"And what is your name, my good fellow?"

"They call me Tummas, but I ayn't got no second name; but now I am married I mean to take my wife's, for she has been baptised, and so has got two."

"Yes sir," said the girl with the vacant face and the back like a grasshopper; "I be a reg'lar born Christian and my mother afore me, and that's what few gals in the Yard can say. Thomas will take to it himself when work is slack; and he believes now in our Lord and Saviour Pontius Pilate who was crucified to save our sins; and in Moses, Goliath, and the rest of the Apostles."

"Ah! me," thought Morley, "and could not they spare one Missionary from Tahiti for their fellow countrymen at Wodgate!"

Book 3 Chapter 5

The summer twilight had faded into sweet night; the young and star-attended moon glittered like a sickle in the deep purple sky; of all the luminous host, Hesperus alone was visible; and a breeze, that bore the last embrace of the flowers by the sun, moved languidly and fitfully over the still and odorous earth.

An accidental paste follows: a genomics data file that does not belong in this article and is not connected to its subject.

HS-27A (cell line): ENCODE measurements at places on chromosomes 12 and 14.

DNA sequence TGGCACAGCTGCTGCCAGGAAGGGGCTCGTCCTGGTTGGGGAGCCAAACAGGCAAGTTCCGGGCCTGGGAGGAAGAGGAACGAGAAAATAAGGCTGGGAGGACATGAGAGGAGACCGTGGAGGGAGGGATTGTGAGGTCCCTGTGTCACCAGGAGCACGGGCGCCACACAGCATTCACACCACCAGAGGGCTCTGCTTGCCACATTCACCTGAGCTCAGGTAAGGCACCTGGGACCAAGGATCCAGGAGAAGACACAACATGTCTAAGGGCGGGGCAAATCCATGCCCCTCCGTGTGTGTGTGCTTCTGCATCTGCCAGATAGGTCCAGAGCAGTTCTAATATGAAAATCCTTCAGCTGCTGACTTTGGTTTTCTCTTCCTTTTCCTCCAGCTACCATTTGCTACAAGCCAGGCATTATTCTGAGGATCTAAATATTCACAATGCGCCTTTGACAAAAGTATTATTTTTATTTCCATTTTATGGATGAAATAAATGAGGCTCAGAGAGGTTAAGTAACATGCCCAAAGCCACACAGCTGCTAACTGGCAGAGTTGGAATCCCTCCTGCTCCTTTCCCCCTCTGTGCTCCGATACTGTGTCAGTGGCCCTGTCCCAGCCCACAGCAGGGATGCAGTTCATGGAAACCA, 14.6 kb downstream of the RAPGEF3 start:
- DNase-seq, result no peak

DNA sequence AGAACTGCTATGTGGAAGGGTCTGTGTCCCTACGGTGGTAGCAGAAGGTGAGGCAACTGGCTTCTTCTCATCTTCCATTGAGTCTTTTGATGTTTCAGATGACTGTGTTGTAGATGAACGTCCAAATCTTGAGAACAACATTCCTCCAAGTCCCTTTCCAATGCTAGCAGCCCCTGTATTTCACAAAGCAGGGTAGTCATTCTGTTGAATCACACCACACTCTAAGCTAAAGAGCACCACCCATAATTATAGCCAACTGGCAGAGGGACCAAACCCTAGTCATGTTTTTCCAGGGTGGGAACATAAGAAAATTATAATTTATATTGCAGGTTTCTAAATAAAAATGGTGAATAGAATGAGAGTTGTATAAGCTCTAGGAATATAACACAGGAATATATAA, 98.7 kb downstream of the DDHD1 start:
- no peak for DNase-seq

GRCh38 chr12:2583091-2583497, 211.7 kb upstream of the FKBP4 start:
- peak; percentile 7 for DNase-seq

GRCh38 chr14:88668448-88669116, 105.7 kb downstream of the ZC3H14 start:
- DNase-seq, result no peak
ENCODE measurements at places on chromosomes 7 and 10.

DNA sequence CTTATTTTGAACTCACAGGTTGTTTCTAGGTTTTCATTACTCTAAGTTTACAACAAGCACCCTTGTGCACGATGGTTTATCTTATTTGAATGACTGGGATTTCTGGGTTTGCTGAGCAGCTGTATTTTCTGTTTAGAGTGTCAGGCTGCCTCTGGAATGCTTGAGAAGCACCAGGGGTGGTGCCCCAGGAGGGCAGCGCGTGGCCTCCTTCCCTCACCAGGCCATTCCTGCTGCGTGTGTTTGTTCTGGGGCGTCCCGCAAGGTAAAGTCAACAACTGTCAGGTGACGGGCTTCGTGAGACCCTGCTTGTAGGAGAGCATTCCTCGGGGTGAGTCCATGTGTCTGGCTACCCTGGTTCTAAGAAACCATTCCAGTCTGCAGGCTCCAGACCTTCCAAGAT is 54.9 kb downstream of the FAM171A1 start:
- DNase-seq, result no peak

The moonbeam fell upon the roof and garden of Gerard. It suffused the cottage with its brilliant light, except where the dark depth of the embowered porch defied its entry. All around the beds of flowers and herbs spread sparkling and defined. You could trace the minutest walk; almost distinguish every leaf. Now and then there came a breath, and the sweet-peas murmured in their sleep; or the roses rustled, as if they were afraid they were about to be roused from their lightsome dreams. Farther on the fruit-trees caught the splendour of the night; and looked like a troop of sultanas taking their gardened air, when the eye of man could not profane them, and laden with jewels. There were apples that rivalled rubies; pears of topaz tint: a whole paraphernalia of plums, some purple as the amethyst, others blue and brilliant as the sapphire; an emerald here, and now a golden drop that gleamed like the yellow diamond of Gengis Khan.